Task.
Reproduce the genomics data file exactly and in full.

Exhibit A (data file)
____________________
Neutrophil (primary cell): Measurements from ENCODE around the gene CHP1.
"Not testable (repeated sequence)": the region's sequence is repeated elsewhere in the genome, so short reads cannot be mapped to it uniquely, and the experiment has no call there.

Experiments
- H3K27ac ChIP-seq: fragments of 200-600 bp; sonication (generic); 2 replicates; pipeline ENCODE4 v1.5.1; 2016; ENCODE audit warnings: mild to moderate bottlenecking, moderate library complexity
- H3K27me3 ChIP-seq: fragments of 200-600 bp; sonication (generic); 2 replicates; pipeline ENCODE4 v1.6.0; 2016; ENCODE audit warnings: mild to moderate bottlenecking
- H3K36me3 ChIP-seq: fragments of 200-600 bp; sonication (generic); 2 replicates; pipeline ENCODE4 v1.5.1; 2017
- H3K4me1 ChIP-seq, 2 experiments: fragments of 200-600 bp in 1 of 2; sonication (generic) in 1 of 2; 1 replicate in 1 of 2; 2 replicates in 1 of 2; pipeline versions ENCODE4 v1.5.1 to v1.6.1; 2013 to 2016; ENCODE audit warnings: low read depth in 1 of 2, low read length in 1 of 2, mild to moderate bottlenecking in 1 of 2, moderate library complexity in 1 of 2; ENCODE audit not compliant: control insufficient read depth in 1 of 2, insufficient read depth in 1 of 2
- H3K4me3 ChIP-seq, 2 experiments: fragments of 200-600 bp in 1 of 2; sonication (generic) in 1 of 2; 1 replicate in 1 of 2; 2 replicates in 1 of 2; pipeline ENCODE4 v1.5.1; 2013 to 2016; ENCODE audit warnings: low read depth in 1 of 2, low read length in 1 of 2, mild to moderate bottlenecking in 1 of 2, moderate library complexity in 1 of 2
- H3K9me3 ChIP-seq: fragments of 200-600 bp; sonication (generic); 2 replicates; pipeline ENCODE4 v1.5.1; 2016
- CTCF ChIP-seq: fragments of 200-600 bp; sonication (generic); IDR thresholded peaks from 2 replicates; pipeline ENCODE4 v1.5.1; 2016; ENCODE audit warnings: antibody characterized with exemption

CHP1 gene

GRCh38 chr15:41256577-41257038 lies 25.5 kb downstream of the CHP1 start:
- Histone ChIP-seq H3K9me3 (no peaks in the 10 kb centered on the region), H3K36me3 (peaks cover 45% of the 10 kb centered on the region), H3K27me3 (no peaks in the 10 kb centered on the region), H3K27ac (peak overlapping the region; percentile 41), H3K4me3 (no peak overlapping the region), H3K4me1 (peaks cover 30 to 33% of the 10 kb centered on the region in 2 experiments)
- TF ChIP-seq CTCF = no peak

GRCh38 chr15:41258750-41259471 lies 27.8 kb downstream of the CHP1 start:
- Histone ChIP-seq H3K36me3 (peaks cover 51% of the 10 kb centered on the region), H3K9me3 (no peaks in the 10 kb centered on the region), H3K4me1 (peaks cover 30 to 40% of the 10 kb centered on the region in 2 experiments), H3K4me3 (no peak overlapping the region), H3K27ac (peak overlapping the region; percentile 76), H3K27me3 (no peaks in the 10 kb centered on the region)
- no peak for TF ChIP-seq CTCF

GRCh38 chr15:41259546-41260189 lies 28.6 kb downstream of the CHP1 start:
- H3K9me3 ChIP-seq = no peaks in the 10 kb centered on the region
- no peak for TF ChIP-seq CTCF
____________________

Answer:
Neutrophil (primary cell): Measurements from ENCODE around the gene CHP1.
"Not testable (repeated sequence)": the region's sequence is repeated elsewhere in the genome, so short reads cannot be mapped to it uniquely, and the experiment has no call there.

Experiments
- H3K27ac ChIP-seq: fragments of 200-600 bp; sonication (generic); 2 replicates; pipeline ENCODE4 v1.5.1; 2016; ENCODE audit warnings: mild to moderate bottlenecking, moderate library complexity
- H3K27me3 ChIP-seq: fragments of 200-600 bp; sonication (generic); 2 replicates; pipeline ENCODE4 v1.6.0; 2016; ENCODE audit warnings: mild to moderate bottlenecking
- H3K36me3 ChIP-seq: fragments of 200-600 bp; sonication (generic); 2 replicates; pipeline ENCODE4 v1.5.1; 2017
- H3K4me1 ChIP-seq, 2 experiments: fragments of 200-600 bp in 1 of 2; sonication (generic) in 1 of 2; 1 replicate in 1 of 2; 2 replicates in 1 of 2; pipeline versions ENCODE4 v1.5.1 to v1.6.1; 2013 to 2016; ENCODE audit warnings: low read depth in 1 of 2, low read length in 1 of 2, mild to moderate bottlenecking in 1 of 2, moderate library complexity in 1 of 2; ENCODE audit not compliant: control insufficient read depth in 1 of 2, insufficient read depth in 1 of 2
- H3K4me3 ChIP-seq, 2 experiments: fragments of 200-600 bp in 1 of 2; sonication (generic) in 1 of 2; 1 replicate in 1 of 2; 2 replicates in 1 of 2; pipeline ENCODE4 v1.5.1; 2013 to 2016; ENCODE audit warnings: low read depth in 1 of 2, low read length in 1 of 2, mild to moderate bottlenecking in 1 of 2, moderate library complexity in 1 of 2
- H3K9me3 ChIP-seq: fragments of 200-600 bp; sonication (generic); 2 replicates; pipeline ENCODE4 v1.5.1; 2016
- CTCF ChIP-seq: fragments of 200-600 bp; sonication (generic); IDR thresholded peaks from 2 replicates; pipeline ENCODE4 v1.5.1; 2016; ENCODE audit warnings: antibody characterized with exemption

CHP1 gene

GRCh38 chr15:41256577-41257038 lies 25.5 kb downstream of the CHP1 start:
- Histone ChIP-seq H3K9me3 (no peaks in the 10 kb centered on the region), H3K36me3 (peaks cover 45% of the 10 kb centered on the region), H3K27me3 (no peaks in the 10 kb centered on the region), H3K27ac (peak overlapping the region; percentile 41), H3K4me3 (no peak overlapping the region), H3K4me1 (peaks cover 30 to 33% of the 10 kb centered on the region in 2 experiments)
- TF ChIP-seq CTCF = no peak

GRCh38 chr15:41258750-41259471 lies 27.8 kb downstream of the CHP1 start:
- Histone ChIP-seq H3K36me3 (peaks cover 51% of the 10 kb centered on the region), H3K9me3 (no peaks in the 10 kb centered on the region), H3K4me1 (peaks cover 30 to 40% of the 10 kb centered on the region in 2 experiments), H3K4me3 (no peak overlapping the region), H3K27ac (peak overlapping the region; percentile 76), H3K27me3 (no peaks in the 10 kb centered on the region)
- no peak for TF ChIP-seq CTCF

GRCh38 chr15:41259546-41260189 lies 28.6 kb downstream of the CHP1 start:
- H3K9me3 ChIP-seq = no peaks in the 10 kb centered on the region
- no peak for TF ChIP-seq CTCF